Memory of the Church

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Reading of the Word of God

Alleluia, alleluia, alleluia

I am the good shepherd,
my sheep listen to my voice,
and they become
one flock and one fold.

Alleluia, alleluia, alleluia

Matthew 10, 7-15

And as you go, proclaim that the kingdom of Heaven is close at hand.

Cure the sick, raise the dead, cleanse those suffering from virulent skin-diseases, drive out devils. You received without charge, give without charge.

Provide yourselves with no gold or silver, not even with coppers for your purses,

with no haversack for the journey or spare tunic or footwear or a staff, for the labourer deserves his keep.

'Whatever town or village you go into, seek out someone worthy and stay with him until you leave.

As you enter his house, salute it,

and if the house deserves it, may your peace come upon it; if it does not, may your peace come back to you.

And if anyone does not welcome you or listen to what you have to say, as you walk out of the house or town shake the dust from your feet.

In truth I tell you, on the Day of Judgement it will be more bearable for Sodom and Gomorrah than for that town.


Alleluia, alleluia, alleluia

I give you a new commandment,
that you love one another.

Alleluia, alleluia, alleluia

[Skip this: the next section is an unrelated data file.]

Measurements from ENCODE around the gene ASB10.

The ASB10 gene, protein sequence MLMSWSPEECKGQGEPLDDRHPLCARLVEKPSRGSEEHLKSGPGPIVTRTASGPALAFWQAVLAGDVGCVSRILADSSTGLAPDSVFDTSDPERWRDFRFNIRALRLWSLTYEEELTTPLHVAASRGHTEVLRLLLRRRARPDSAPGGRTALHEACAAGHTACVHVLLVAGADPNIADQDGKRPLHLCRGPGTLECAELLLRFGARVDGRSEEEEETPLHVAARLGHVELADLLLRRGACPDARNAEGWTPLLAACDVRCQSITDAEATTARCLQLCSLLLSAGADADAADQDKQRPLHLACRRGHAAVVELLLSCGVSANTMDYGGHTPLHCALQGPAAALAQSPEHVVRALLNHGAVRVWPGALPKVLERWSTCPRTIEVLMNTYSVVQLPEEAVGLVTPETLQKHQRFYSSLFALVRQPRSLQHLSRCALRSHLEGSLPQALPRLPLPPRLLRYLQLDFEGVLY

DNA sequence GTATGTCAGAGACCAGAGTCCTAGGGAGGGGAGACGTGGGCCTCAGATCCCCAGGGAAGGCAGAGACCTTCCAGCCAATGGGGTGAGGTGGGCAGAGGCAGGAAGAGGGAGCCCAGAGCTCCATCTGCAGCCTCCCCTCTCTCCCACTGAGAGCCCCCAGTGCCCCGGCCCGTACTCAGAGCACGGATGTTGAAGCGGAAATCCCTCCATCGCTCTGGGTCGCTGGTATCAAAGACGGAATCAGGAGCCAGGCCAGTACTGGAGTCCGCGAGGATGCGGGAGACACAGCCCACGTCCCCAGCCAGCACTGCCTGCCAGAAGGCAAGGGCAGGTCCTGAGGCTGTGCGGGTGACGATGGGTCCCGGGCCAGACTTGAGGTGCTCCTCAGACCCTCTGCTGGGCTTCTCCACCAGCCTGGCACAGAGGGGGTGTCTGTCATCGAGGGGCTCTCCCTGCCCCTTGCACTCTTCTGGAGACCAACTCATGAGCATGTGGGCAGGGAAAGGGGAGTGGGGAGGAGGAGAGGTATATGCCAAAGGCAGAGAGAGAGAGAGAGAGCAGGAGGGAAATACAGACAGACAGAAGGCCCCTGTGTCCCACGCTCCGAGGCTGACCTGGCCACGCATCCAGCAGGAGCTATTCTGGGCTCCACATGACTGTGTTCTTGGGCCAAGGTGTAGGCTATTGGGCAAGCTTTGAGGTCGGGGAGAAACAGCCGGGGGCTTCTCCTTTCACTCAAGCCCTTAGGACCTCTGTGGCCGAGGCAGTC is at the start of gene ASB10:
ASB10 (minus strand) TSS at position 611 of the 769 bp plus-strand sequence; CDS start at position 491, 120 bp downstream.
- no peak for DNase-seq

After choosing the Twelve and entrusting them with the mission to announce the coming of the Kingdom of God, Jesus continues clarifying the content of the message to be announced to all whom they meet. But the core of the Gospel is to be proclaimed in different ways with respect to the persons and the peoples addressed. Jesus says to them, “The kingdom of heaven has come near. Cure the sick, raise the dead, cleanse the lepers, cast out demons,” and adds, “let your peace come” upon the houses of everyone. This is an essential and binding point for those disciples and for the Church and for every Christian community in every time. It has to be the first and foremost concern of the disciples. Jesus warns them not to be overwhelmed by other worries, namely, “Gold, silver, copper, bags, two tunics, sandals, staff,” even if they seem to be useful for the mission. Truly, in an insidious way such items often distance the disciple from the absolute primacy of the Gospel. It is necessary to meditate frequently on this Gospel passage in order to understand the true treasure entrusted to our hands: that our strength is only in Jesus, not in organisational structures, or programs, or strategies. Therefore Jesus stresses peace as a gift that the disciples must bring to the cities, the villages and into the houses of the people. Luke, in a parallel passage, mentions “the greeting of peace” (10:5), a greeting which the world particularly needs today. The first ten years of the new century have passed and the world is still marked by violence and conflicts which poison many lives. Often our houses and our families seek peace, the only ground for a more serene and happy life; unfortunately, they do not find it. Too often tensions and misunderstanding make our houses places of division and laceration. The Christian community is called to be a worker and peace-bearer in the conflicts which injure the peoples as well as the houses of our cities. The disciples of Jesus are sent into this world as lambs, that is as men and women who are weak, but peaceful and peacemaking. This is does not happen without contrasts and opposition. The Gospel warns us, “If anyone will not welcome you...” The fact that the mission of the church - to proclaim the Gospel and bring peace to all - is rejected and not welcome diminishes neither the force nor the realization of that mission.